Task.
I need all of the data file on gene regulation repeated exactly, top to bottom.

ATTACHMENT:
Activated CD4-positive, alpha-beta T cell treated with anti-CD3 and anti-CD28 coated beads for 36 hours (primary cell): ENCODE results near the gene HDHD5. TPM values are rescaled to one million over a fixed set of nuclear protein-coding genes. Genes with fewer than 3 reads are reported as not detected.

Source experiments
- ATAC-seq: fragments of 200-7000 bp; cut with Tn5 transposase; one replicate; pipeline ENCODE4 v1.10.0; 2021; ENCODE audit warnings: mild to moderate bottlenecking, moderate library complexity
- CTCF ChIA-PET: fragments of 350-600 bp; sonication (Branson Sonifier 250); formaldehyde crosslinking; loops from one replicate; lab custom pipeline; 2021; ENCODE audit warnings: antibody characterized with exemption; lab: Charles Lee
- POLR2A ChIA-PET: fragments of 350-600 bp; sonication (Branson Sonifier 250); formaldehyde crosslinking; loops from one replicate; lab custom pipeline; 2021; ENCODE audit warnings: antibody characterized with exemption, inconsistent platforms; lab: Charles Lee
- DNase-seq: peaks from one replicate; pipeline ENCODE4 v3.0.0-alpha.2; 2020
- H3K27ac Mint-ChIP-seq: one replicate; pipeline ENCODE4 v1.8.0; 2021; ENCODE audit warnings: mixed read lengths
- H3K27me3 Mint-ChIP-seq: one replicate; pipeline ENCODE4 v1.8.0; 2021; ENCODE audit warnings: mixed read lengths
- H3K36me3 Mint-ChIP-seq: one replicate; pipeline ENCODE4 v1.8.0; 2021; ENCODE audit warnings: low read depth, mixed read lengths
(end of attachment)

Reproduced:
Activated CD4-positive, alpha-beta T cell treated with anti-CD3 and anti-CD28 coated beads for 36 hours (primary cell): ENCODE results near the gene HDHD5. TPM values are rescaled to one million over a fixed set of nuclear protein-coding genes. Genes with fewer than 3 reads are reported as not detected.

Source experiments
- ATAC-seq: fragments of 200-7000 bp; cut with Tn5 transposase; one replicate; pipeline ENCODE4 v1.10.0; 2021; ENCODE audit warnings: mild to moderate bottlenecking, moderate library complexity
- CTCF ChIA-PET: fragments of 350-600 bp; sonication (Branson Sonifier 250); formaldehyde crosslinking; loops from one replicate; lab custom pipeline; 2021; ENCODE audit warnings: antibody characterized with exemption; lab: Charles Lee
- POLR2A ChIA-PET: fragments of 350-600 bp; sonication (Branson Sonifier 250); formaldehyde crosslinking; loops from one replicate; lab custom pipeline; 2021; ENCODE audit warnings: antibody characterized with exemption, inconsistent platforms; lab: Charles Lee
- DNase-seq: peaks from one replicate; pipeline ENCODE4 v3.0.0-alpha.2; 2020
- H3K27ac Mint-ChIP-seq: one replicate; pipeline ENCODE4 v1.8.0; 2021; ENCODE audit warnings: mixed read lengths
- H3K27me3 Mint-ChIP-seq: one replicate; pipeline ENCODE4 v1.8.0; 2021; ENCODE audit warnings: mixed read lengths
- H3K36me3 Mint-ChIP-seq: one replicate; pipeline ENCODE4 v1.8.0; 2021; ENCODE audit warnings: low read depth, mixed read lengths